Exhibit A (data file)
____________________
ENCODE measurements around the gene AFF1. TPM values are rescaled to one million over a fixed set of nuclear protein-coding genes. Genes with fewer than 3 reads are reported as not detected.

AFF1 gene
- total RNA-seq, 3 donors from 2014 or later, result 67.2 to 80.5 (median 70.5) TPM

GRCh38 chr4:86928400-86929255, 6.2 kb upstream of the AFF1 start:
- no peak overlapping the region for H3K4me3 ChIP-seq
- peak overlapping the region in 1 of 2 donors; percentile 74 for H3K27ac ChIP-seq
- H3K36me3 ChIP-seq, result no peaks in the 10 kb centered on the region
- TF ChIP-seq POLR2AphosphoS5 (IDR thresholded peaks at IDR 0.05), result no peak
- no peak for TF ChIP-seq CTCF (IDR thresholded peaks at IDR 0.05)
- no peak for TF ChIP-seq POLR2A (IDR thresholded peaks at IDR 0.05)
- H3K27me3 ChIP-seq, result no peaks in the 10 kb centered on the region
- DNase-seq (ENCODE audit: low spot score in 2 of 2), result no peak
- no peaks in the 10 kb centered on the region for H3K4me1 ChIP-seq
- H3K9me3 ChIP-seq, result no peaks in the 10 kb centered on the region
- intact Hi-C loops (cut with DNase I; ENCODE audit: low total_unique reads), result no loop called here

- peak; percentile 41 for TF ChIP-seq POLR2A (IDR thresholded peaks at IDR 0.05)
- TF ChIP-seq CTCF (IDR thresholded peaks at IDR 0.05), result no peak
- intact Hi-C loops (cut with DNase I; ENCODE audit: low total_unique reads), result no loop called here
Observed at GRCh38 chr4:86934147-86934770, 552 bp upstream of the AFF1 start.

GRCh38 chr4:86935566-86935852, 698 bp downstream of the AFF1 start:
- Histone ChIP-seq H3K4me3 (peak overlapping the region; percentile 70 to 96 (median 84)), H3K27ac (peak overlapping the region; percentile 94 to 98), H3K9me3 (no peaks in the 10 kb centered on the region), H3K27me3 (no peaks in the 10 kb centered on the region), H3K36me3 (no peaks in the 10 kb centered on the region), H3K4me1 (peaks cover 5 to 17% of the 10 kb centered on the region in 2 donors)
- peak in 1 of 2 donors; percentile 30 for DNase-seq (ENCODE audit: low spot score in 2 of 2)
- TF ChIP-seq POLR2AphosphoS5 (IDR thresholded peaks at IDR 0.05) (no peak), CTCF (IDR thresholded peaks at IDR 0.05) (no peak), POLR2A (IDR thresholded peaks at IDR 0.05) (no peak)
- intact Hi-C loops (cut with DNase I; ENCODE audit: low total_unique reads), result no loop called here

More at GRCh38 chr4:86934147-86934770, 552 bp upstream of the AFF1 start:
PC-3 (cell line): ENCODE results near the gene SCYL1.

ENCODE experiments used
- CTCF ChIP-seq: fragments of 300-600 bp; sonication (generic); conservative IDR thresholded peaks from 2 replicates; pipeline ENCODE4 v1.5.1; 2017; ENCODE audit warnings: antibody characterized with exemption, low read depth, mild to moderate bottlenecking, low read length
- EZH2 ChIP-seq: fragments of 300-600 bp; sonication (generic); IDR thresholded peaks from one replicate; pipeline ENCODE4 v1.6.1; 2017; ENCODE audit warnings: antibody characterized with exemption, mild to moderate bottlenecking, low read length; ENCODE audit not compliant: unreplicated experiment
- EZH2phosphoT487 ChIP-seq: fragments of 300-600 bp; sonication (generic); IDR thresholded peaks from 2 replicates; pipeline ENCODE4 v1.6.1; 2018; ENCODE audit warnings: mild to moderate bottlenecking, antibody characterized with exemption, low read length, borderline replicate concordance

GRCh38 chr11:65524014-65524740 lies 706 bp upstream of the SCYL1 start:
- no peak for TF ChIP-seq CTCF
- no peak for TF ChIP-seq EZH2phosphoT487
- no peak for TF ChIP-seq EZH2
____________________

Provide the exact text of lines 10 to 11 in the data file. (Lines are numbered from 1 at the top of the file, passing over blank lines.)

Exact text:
- no peak for TF ChIP-seq POLR2A (IDR thresholded peaks at IDR 0.05)
- H3K27me3 ChIP-seq, result no peaks in the 10 kb centered on the region